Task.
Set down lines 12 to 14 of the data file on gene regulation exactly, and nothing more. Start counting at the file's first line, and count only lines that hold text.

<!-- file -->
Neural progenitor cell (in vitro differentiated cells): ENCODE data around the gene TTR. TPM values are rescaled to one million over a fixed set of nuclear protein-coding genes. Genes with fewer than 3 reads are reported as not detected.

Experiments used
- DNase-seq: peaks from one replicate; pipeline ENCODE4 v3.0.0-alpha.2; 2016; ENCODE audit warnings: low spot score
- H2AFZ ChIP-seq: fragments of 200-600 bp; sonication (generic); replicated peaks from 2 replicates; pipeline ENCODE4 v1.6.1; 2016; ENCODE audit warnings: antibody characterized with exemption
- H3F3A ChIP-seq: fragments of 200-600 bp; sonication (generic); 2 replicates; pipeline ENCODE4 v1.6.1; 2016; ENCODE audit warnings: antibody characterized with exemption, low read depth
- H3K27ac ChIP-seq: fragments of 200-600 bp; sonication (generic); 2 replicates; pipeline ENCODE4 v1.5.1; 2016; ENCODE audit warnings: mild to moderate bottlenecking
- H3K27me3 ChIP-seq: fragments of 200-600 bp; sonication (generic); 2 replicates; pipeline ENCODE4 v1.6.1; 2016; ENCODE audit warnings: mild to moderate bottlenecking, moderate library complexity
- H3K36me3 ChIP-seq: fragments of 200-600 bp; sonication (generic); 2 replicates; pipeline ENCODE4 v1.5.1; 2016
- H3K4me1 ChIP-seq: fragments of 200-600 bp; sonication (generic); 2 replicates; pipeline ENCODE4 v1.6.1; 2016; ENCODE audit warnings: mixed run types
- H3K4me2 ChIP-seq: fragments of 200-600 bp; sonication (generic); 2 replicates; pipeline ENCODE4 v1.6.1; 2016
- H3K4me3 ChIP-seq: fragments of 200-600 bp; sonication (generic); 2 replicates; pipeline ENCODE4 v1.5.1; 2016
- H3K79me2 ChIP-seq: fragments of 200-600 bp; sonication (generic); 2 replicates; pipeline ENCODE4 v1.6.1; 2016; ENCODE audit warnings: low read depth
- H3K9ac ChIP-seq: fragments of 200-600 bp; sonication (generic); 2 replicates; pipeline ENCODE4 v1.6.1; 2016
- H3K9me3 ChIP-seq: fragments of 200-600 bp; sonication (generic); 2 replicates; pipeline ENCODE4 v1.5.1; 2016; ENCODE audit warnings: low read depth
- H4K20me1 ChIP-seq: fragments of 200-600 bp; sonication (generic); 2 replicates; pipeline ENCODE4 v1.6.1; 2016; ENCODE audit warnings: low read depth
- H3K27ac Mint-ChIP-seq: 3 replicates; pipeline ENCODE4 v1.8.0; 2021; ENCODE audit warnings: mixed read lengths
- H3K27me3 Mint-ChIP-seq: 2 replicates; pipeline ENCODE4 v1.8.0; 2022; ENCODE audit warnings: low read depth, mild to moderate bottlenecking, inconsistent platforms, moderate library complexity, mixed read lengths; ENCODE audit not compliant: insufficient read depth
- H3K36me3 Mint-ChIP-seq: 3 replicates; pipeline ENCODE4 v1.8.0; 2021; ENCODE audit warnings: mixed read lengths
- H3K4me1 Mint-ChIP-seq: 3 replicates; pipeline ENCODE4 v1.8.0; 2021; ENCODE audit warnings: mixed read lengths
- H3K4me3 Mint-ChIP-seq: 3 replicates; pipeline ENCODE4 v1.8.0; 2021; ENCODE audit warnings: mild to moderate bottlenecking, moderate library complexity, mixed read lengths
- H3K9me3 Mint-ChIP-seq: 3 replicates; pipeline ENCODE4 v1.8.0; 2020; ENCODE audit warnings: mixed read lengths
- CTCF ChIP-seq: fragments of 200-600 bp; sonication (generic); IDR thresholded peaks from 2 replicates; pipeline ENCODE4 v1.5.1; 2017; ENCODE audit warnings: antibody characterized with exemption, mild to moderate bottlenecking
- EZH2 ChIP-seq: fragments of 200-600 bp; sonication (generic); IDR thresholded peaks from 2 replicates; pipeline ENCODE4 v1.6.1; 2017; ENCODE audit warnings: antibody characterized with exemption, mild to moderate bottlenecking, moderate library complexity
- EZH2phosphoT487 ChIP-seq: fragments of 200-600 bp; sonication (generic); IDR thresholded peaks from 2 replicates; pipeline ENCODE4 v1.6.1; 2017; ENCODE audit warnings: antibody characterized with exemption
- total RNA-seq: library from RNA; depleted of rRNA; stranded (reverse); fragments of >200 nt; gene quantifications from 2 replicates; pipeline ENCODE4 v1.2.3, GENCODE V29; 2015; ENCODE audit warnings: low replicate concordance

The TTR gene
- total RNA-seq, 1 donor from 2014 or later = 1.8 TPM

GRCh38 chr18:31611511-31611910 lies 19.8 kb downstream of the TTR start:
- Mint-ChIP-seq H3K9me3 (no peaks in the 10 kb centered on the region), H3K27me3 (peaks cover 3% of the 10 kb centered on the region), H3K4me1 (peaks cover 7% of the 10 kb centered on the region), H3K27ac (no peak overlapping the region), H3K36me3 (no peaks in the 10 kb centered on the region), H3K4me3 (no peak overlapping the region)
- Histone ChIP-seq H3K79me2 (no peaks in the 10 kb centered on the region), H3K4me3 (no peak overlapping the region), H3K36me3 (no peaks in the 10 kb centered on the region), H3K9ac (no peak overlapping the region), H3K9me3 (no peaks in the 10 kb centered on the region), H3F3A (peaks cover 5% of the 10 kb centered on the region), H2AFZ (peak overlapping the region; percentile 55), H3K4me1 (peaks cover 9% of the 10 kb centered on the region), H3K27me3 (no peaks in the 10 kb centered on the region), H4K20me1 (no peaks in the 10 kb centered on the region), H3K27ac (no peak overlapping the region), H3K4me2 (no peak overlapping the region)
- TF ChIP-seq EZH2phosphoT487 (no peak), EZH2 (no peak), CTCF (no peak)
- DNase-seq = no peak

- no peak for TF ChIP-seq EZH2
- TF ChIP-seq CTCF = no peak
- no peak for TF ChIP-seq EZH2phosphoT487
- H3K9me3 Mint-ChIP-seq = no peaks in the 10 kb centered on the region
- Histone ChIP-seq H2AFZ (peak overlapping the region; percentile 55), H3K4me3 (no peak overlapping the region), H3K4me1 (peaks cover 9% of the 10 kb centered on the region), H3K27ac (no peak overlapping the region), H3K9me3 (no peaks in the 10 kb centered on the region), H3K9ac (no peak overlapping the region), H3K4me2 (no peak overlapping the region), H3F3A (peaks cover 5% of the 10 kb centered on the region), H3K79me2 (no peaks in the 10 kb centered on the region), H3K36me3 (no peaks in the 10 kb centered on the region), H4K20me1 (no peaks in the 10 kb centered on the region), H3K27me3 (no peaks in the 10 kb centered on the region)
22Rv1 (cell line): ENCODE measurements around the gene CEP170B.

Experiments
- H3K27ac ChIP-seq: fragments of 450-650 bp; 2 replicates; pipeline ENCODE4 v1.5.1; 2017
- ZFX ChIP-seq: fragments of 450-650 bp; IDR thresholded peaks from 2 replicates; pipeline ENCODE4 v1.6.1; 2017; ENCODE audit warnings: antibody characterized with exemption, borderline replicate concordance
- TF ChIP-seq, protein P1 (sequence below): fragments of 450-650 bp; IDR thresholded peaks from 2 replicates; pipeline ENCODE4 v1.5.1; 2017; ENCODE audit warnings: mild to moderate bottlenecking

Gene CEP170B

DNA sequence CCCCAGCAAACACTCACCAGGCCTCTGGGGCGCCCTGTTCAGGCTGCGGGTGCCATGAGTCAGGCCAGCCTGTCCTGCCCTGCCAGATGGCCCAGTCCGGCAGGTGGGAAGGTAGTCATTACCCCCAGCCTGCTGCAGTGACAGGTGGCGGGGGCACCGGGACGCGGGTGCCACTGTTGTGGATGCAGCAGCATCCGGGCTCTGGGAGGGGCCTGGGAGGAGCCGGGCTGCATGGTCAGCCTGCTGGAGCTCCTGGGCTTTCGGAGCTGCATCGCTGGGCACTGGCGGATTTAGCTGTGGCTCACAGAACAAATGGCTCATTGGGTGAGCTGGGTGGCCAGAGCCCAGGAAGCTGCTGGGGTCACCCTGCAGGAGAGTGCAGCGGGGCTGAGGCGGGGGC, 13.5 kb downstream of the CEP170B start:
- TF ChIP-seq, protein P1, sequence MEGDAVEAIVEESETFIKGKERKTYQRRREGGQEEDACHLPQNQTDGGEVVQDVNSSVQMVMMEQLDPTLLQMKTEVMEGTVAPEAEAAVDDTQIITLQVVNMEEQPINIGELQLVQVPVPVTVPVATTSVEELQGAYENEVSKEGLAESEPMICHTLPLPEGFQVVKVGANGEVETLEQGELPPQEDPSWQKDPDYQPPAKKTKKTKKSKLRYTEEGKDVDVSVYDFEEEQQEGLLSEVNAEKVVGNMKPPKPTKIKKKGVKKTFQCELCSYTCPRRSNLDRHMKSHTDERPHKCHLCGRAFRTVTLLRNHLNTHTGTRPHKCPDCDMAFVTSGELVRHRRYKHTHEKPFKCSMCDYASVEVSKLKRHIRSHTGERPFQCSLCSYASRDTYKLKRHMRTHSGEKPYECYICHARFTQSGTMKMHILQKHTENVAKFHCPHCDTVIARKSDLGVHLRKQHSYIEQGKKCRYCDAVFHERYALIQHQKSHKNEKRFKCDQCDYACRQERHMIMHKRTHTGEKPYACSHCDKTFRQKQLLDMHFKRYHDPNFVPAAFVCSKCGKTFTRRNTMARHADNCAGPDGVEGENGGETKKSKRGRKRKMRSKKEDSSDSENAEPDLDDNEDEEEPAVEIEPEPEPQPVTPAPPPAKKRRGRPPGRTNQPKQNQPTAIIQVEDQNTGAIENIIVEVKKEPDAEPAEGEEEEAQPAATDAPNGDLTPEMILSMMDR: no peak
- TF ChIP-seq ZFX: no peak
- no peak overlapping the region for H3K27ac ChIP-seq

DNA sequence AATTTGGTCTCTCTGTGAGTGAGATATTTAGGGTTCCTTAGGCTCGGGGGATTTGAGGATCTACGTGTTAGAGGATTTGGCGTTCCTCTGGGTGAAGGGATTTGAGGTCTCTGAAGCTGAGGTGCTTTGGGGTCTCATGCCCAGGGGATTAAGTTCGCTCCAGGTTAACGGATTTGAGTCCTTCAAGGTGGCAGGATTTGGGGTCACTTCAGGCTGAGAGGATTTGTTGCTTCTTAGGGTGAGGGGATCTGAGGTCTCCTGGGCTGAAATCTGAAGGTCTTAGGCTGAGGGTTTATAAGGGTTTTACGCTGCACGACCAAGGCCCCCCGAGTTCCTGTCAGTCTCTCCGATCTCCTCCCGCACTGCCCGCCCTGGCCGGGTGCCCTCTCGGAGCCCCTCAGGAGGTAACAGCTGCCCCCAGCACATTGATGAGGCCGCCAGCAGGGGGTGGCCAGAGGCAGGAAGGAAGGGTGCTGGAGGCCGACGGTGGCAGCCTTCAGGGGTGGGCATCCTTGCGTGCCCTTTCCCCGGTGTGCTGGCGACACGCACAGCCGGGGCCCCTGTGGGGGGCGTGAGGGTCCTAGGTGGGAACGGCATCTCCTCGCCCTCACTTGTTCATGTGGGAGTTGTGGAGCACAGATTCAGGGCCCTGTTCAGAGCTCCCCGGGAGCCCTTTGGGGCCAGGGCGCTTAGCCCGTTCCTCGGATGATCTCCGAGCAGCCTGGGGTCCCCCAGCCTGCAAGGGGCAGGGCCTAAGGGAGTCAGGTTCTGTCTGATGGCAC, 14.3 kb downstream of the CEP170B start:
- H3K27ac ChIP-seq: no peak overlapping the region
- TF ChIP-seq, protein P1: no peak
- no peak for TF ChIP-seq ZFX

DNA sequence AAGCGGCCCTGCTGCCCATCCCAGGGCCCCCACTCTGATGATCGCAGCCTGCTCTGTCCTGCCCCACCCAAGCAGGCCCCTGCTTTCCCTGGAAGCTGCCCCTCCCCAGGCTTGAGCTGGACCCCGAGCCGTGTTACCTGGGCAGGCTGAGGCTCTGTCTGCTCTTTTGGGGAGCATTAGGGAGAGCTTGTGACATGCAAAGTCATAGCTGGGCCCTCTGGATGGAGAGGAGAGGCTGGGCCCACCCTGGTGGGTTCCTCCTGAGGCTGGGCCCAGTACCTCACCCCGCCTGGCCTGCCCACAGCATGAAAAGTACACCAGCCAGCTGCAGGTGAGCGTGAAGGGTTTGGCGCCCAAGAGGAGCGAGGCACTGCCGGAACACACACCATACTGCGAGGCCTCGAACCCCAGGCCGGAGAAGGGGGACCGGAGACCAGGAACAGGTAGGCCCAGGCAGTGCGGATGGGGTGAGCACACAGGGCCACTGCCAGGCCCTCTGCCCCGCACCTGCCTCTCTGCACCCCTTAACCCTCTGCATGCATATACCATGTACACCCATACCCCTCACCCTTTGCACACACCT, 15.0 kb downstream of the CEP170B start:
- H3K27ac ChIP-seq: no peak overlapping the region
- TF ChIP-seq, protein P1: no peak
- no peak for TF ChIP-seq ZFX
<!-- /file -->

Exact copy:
- H3K79me2 ChIP-seq: fragments of 200-600 bp; sonication (generic); 2 replicates; pipeline ENCODE4 v1.6.1; 2016; ENCODE audit warnings: low read depth
- H3K9ac ChIP-seq: fragments of 200-600 bp; sonication (generic); 2 replicates; pipeline ENCODE4 v1.6.1; 2016
- H3K9me3 ChIP-seq: fragments of 200-600 bp; sonication (generic); 2 replicates; pipeline ENCODE4 v1.5.1; 2016; ENCODE audit warnings: low read depth